Kashmir attack threatens to derail Afghan peace negotiations. U.S. National Security Adviser John Bolton, in a call to his Indian counterpart, expressed support for “India’s right to self-defense against cross-border terrorism.” The Times of India, an English-language, Mumbai-based newspaper, implied that this amounts to a go-ahead for India’s response to the attack last week in Kashmir’s Pulwama area that killed 40. A Pakistani group, Jaish-e-Mohammed, claimed responsibility for the attack. Pakistan’s ambassador responded to the Times of India’s report by saying any retaliation by India against Pakistan would impede the Afghan peace talks. The situation illustrates how U.S.-India-Pakistan trilateral relations are impacting those talks.

More cracks in the United States’ anti-Huawei campaign. Following a report from the U.K.’s National Cyber Security Center, which cast doubts on the threat posed by Huawei’s involvement in constructing 5G networks, both New Zealand (a member of the Five Eyes security alliance along with the U.S., U.K., Canada and Australia) and Germany have questioned the seriousness of the threat posed by Huawei. Although New Zealand’s Government Communications Security Bureau placed restrictions on the use of Huawei 5G equipment in November, its prime minister said the country has not ruled out using some Huawei technology in future development of wireless networks. In anticipation of an auction for 5G frequencies in March, a German cybersecurity agency’s investigation of Huawei’s ability to siphon data did not come out with a clear conclusion. That several major U.S. allies are breaking with Washington could be an impediment to its push to cut Huawei out of the construction of global 5G networks.

Factionalism, unrest and budget uncertainty in Iran. An amendment has been introduced in the Iranian parliament that would further strip Iran’s central bank of its independence on monetary policy. The amendment would force the bank to pay a tax on profits from foreign exchange sales, rather than accruing that difference in the form of reserves at the central bank. The result would be an expanded Iranian budget, which is currently under substantial strain, but the initiative would likely also lead to further inflation. The central bank chief has opposed the amendment. Meanwhile, a small number of parliamentarians, mainly conservative hard-liners, are pushing again for the impeachment of President Hassan Rouhani. Division within the government opens the possibility for more infighting, which can both weaken the government’s ability to resist mass public opposition and create the opportunity for the Iranian Revolutionary Guard Corps to take greater control in the country. And public opposition in Iran has continued unabated, with an estimated 270 protests occurring in January, according to the Jerusalem Post.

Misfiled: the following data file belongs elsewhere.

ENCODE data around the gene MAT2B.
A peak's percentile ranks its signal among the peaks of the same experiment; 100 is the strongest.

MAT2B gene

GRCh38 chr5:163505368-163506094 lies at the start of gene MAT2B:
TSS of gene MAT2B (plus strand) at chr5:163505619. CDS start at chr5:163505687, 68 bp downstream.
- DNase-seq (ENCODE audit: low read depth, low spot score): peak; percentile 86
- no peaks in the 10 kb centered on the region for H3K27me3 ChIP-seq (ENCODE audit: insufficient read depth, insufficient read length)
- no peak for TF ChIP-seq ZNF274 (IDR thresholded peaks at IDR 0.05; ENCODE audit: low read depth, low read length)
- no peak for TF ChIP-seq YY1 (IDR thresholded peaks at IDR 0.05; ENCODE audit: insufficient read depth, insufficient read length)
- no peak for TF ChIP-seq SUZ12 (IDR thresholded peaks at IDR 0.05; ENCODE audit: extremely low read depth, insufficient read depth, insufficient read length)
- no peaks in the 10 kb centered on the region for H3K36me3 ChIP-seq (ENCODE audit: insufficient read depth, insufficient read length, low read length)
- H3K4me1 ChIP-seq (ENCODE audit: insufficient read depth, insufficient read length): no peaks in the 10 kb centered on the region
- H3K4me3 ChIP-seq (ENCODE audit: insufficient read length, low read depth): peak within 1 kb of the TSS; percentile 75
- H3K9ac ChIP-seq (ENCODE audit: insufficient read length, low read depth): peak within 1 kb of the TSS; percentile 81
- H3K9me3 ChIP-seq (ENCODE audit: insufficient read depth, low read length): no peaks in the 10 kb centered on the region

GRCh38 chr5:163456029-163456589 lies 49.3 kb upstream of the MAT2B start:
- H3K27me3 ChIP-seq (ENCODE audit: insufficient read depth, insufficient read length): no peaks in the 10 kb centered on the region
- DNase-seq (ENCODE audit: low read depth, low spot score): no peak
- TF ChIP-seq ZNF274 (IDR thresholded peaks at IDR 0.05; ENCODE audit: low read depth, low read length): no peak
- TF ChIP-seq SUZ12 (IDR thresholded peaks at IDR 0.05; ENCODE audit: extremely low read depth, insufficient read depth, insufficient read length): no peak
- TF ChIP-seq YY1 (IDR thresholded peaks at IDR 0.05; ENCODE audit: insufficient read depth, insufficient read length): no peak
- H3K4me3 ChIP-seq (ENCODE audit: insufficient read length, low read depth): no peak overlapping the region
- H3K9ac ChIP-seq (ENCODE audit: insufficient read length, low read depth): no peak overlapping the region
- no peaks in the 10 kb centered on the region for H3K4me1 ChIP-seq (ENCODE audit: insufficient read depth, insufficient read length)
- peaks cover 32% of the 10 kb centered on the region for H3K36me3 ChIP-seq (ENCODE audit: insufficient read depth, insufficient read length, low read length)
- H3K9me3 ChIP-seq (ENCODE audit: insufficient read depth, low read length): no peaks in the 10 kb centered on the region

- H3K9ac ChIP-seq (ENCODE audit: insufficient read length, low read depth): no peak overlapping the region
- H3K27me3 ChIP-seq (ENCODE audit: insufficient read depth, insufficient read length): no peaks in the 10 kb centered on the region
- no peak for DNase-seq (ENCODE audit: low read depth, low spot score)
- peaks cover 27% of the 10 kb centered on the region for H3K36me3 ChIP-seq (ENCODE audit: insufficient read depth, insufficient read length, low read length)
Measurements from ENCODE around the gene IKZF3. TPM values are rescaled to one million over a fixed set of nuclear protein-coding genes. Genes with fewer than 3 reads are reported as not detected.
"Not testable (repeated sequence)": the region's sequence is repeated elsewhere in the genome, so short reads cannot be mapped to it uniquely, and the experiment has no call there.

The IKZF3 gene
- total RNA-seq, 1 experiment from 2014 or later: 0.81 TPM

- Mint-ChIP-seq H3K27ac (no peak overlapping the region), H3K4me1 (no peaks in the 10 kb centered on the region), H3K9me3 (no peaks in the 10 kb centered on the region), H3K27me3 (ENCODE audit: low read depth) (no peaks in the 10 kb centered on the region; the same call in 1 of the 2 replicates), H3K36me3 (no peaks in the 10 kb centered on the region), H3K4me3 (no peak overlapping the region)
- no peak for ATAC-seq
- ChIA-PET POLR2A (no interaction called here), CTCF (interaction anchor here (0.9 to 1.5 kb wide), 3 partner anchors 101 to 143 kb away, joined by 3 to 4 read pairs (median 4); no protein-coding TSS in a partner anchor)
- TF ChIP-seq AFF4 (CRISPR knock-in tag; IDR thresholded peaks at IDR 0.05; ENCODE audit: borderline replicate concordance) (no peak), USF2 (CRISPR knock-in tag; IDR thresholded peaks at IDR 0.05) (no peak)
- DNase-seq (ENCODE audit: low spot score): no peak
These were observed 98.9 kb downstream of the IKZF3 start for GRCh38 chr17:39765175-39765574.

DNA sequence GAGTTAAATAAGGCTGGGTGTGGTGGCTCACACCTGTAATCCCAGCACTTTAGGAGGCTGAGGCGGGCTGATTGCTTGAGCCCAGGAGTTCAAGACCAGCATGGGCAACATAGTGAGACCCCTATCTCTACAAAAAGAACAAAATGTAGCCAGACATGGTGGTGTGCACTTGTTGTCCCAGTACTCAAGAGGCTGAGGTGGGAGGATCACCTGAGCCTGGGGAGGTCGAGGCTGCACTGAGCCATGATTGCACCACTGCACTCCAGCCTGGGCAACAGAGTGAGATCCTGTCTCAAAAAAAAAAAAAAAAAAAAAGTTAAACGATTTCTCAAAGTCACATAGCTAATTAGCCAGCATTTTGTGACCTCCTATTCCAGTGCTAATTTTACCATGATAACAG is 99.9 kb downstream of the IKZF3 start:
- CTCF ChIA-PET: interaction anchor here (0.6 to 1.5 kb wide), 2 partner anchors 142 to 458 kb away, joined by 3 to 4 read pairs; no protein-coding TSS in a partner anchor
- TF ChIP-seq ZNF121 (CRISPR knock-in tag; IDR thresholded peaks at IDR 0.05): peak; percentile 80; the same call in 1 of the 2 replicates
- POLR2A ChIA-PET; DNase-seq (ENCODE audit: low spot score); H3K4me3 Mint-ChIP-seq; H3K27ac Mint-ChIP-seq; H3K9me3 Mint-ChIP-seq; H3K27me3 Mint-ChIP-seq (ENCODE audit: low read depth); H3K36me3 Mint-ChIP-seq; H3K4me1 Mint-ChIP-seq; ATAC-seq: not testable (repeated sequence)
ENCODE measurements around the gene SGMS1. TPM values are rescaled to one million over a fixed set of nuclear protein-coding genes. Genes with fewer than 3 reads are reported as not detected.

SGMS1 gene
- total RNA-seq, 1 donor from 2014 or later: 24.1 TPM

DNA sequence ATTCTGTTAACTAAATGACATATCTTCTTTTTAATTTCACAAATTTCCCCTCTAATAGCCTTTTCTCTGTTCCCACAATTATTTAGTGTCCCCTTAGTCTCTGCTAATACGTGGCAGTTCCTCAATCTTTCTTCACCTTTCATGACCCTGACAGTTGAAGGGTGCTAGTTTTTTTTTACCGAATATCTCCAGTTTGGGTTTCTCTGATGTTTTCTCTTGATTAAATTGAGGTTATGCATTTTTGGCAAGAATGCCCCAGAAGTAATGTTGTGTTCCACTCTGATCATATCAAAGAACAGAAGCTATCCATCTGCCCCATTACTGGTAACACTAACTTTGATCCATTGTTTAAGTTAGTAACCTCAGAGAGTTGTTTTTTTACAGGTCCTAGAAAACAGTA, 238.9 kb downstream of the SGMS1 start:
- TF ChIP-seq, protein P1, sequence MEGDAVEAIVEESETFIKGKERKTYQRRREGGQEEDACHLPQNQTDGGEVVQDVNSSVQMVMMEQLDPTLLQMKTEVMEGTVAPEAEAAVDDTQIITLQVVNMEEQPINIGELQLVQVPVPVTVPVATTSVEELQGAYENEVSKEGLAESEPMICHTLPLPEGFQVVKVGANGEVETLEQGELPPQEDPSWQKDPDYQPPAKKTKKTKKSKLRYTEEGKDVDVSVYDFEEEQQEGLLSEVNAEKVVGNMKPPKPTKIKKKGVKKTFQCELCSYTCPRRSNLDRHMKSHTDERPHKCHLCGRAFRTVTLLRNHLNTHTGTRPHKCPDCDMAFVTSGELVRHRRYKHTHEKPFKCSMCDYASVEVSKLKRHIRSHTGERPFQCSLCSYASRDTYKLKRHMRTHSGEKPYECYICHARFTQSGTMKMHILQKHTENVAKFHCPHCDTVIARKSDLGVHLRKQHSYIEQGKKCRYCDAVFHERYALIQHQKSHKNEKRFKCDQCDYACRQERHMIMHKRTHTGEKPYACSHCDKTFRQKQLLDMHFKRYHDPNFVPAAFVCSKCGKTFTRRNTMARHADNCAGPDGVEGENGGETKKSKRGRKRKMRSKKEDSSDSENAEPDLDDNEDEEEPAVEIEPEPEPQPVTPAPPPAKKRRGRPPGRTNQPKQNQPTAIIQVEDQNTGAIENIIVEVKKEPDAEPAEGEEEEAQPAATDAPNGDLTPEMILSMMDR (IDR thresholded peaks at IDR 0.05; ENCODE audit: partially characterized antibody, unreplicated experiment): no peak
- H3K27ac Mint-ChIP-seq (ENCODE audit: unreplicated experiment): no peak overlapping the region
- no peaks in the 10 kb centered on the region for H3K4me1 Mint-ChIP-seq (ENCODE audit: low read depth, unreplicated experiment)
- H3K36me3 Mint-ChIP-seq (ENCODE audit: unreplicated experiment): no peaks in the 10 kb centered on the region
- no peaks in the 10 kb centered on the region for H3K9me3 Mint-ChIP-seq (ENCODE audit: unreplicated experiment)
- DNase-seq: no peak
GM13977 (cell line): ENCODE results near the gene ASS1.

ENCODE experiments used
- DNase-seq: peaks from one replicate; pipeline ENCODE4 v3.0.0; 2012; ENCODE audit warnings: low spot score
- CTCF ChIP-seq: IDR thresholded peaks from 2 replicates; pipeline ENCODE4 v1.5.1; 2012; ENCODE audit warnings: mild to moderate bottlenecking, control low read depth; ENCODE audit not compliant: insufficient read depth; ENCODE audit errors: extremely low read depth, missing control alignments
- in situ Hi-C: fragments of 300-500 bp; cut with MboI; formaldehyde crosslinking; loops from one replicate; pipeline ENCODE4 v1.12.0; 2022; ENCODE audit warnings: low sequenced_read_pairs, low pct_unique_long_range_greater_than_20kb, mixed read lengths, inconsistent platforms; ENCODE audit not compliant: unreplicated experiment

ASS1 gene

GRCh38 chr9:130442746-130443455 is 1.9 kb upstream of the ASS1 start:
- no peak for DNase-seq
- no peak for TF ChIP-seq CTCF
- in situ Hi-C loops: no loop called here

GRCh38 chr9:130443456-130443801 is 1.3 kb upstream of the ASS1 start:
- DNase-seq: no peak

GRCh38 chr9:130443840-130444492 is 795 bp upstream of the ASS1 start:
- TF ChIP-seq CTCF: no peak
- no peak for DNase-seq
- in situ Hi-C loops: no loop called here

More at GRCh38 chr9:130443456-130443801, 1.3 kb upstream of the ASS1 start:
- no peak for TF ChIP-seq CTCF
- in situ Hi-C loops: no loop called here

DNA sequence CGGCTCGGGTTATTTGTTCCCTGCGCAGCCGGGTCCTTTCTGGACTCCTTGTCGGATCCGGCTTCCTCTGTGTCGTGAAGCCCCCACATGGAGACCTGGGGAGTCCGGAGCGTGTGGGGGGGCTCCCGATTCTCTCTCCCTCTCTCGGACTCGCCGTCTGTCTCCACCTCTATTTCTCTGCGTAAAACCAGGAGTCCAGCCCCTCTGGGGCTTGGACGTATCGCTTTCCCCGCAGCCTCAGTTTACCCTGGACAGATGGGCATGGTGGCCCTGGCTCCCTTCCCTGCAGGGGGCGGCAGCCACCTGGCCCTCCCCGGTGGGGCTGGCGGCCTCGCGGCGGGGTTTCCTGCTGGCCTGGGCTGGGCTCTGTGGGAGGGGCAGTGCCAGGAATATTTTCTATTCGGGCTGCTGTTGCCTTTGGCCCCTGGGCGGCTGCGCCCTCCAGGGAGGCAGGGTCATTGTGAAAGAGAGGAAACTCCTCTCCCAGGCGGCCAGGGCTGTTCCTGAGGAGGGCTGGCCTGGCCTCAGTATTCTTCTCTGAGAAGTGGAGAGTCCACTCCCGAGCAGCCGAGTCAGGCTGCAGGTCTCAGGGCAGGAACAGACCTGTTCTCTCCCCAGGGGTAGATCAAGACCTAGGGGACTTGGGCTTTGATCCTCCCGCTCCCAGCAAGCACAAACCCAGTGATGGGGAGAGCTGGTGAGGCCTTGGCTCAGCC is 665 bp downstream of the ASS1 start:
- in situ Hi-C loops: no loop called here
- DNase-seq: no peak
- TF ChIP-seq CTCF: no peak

Honorable Mentions

  • In response to U.S. President Donald Trump urging troops to turn against Venezuelan President Nicolas Maduro, the Venezuelan defense minister has said troops will remain loyal to Maduro. This was the expected response, but it’s notable because the loyalty of Venezuela’s top military brass will impact how the situation unfolds.
  • Protesters took to the street in Algeria in response to President Abdelaziz Bouteflika’s intention to run for a fifth term. Bouteflika has held power for 20 years, is 81 years old and has been hospitalized repeatedly over the past decade, making only infrequent public appearances.
  • Taliban officials canceled a meeting with Pakistani Prime Minister Imran Khan, which was set to be their first meeting with a national leader since they lost power in 2001, citing travel restrictions.
  • Iraq deployed troops along its border with Syria in anticipation of Islamic State fighters’ retreat from the group’s last bastion in Syria, which is currently besieged.
  • The manufacturing sector’s share of the German economy fell from 23.4 percent in 2017 to 23.2 percent in 2018 because of slowing demand for German goods.
  • Malaysia is moving toward a deal with China that would revive a scrapped Belt and Road Initiative rail project, the East Coast Rail Link, albeit at a reduced cost from its initial budget of $20 billion.
  • Novatek, a Russian gas company, has asked Mitsubishi and Mitsui to invest in an Arctic liquefied natural gas project. The Japanese government is also contemplating funding the project as a way to diversify the country’s supply of LNG.
  • Turkey’s declining agricultural production is causing an increase in the inflation of food prices, up in January by 1.1 percent month over month and 20.4 percent year over year. The government is trying to reverse the trend through subsidized vegetable sales.